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Robots are already replacing fast-food workers

Trump’s pick for labor chief, the CEO of Hardee's and Carl’s Jr., likes the idea.

McDonald's Japan To Offer Chocolate Topped 'McChoco Potato' Christopher Jue / Getty

Despite Donald Trump’s promise to create more jobs if elected president, his pick for labor secretary, Andy Puzder, the CEO of the fast-food chains Carl’s Jr. and Hardee’s, is keen on the idea of replacing food service workers with robots.

Puzder told Business Insider earlier this year that unlike human workers, robots are "always polite, they always upsell, they never take a vacation, they never show up late, there's never a slip-and-fall, or an age, sex, or race discrimination case.”

And while the unsettling contradiction calls into question other campaign promises Trump made in the run-up to Election Day, the truth is that technology that replaces food service workers is already here.

Sushi restaurants have been using machines to roll rice in nori for years, an otherwise monotonous and time-consuming task. The company Suzuka has robots that help assemble thousands of pieces of sushi an hour. In Mountain View, Calif., the startup Zume is trying to disrupt pizza with a pie-making machine. In Shanghai, there’s a robot that makes ramen, and some cruise ships now mix drinks with bartending machines.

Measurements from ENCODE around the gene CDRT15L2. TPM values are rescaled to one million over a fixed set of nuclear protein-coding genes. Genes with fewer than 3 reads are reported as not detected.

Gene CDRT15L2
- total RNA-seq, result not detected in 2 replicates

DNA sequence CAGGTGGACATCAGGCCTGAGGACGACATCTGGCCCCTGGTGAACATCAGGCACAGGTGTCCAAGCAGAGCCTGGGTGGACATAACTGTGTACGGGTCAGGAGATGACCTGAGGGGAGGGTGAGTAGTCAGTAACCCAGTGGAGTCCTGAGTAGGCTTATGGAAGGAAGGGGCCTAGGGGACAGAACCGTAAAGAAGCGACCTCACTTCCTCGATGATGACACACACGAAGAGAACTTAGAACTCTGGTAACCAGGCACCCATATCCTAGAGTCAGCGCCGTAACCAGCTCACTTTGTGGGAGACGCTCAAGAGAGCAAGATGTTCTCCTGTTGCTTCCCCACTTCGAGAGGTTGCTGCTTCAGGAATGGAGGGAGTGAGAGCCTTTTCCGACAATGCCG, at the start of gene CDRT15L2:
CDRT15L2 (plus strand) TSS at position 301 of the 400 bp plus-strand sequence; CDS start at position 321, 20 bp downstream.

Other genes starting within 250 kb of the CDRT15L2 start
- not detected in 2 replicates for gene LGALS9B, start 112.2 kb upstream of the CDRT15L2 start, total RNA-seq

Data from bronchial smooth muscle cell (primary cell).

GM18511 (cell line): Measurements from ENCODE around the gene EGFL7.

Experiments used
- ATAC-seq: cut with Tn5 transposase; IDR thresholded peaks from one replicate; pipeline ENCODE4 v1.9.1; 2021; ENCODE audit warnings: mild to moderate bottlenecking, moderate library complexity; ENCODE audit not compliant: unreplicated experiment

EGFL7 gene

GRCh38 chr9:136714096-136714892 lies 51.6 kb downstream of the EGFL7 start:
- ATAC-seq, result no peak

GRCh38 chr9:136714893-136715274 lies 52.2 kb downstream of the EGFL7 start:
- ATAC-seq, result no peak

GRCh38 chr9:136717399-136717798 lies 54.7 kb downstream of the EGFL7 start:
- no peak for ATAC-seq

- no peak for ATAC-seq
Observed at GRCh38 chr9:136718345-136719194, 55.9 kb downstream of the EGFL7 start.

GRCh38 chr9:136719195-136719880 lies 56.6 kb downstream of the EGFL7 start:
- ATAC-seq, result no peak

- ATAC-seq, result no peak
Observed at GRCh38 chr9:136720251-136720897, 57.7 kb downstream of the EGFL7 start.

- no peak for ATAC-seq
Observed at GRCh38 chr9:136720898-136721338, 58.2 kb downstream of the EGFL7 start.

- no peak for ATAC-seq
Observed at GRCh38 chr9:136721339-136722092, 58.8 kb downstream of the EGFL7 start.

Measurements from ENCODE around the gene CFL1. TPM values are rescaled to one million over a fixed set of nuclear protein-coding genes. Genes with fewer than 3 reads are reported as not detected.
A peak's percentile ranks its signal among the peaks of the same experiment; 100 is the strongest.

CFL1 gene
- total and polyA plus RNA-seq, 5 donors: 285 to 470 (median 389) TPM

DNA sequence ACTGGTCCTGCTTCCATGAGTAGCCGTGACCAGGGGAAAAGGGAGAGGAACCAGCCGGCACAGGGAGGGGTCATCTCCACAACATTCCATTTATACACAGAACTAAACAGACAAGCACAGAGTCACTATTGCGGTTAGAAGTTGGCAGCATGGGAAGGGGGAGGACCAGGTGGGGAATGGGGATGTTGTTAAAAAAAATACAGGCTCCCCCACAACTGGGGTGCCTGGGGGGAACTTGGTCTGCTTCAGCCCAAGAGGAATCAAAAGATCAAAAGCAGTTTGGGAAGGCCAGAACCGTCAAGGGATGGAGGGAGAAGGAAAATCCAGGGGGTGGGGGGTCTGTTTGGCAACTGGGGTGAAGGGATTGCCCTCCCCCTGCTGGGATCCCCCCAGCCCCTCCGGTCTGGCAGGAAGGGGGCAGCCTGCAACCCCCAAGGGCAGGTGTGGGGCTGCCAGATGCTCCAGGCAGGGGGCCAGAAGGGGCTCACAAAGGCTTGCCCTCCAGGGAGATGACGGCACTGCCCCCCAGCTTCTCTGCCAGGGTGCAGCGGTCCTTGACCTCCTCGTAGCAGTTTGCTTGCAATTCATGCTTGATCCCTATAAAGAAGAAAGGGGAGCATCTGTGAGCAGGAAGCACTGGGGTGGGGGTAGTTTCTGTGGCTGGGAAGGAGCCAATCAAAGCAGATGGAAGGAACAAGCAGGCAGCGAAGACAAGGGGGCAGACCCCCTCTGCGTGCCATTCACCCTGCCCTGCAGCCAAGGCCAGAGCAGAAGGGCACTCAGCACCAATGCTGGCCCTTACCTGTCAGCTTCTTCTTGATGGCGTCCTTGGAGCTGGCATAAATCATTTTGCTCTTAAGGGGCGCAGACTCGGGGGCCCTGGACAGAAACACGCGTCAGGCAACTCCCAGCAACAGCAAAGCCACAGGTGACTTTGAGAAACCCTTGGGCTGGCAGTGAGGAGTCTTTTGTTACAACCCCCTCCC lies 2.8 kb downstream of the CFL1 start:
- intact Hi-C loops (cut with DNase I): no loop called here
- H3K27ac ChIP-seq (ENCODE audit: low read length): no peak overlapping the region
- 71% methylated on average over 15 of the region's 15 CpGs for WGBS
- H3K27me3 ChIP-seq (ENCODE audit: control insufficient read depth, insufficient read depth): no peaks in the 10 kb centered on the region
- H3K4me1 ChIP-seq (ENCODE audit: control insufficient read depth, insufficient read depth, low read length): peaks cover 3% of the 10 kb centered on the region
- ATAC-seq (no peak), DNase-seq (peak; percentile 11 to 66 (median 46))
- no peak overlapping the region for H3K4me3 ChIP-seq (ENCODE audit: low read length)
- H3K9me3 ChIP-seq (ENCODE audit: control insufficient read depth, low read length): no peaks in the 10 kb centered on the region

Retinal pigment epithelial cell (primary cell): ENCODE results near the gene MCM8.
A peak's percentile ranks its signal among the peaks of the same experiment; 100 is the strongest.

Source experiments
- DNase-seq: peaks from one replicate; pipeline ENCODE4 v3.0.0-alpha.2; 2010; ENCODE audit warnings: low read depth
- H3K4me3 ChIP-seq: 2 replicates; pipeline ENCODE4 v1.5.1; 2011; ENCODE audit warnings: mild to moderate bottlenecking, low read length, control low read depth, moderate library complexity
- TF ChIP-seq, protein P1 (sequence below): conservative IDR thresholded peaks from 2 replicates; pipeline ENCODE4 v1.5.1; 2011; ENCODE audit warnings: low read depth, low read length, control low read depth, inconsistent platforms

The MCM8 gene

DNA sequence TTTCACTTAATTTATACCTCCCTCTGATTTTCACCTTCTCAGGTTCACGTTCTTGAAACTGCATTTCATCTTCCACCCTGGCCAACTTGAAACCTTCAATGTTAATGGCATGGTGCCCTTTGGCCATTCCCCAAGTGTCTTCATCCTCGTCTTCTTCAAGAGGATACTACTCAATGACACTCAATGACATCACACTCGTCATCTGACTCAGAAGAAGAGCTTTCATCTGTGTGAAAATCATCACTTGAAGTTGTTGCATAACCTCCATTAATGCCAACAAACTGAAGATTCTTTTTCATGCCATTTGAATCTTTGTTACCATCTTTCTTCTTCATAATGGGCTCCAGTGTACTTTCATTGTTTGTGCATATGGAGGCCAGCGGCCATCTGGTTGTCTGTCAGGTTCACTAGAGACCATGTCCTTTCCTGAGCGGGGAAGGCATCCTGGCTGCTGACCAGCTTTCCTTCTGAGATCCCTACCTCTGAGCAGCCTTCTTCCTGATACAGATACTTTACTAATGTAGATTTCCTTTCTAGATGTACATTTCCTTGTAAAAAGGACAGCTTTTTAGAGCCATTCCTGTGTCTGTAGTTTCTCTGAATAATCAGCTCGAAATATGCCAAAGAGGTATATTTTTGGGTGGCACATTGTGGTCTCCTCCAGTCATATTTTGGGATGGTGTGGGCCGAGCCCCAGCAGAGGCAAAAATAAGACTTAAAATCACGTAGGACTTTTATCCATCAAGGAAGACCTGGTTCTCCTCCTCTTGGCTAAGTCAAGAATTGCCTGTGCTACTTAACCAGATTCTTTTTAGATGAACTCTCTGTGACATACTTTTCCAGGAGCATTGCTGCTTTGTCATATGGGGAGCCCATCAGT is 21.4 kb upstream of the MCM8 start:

More directly to the heart of American fast-food cuisine, Momentum Machines, a restaurant concept with a robot that can supposedly flip hundreds of burgers an hour, applied for a building permit in San Francisco and started listing job openings this January, reported Eater.

Then there’s Eatsa, the automat restaurant where no human interaction is necessary, which has locations popping up across California.

Delivery is on track to be automated, too. Starship’s ground robot delivered takeout in London earlier this month, and the company has plans to roll out in Silicon Valley soon. There’s also Marble and Dispatch; the latter received $2 million in seed funding in a round led by Andreessen Horowitz earlier this year. Both Alphabet and Amazon hope to one day deliver by drone, too.

Robots replacing fast-food workers won’t happen overnight. The more likely scenario is one machine at a time. First, it’ll be self-serve ordering. Then serving. Delivery might become common in a few years, with ground-based robots rolling out long before flying drones. And more cooking robots won’t be too far behind.

This process might happen in a more thoughtful, measured way if a public servant with a history of putting the needs of working Americans first were appointed labor secretary. But it would happen regardless.

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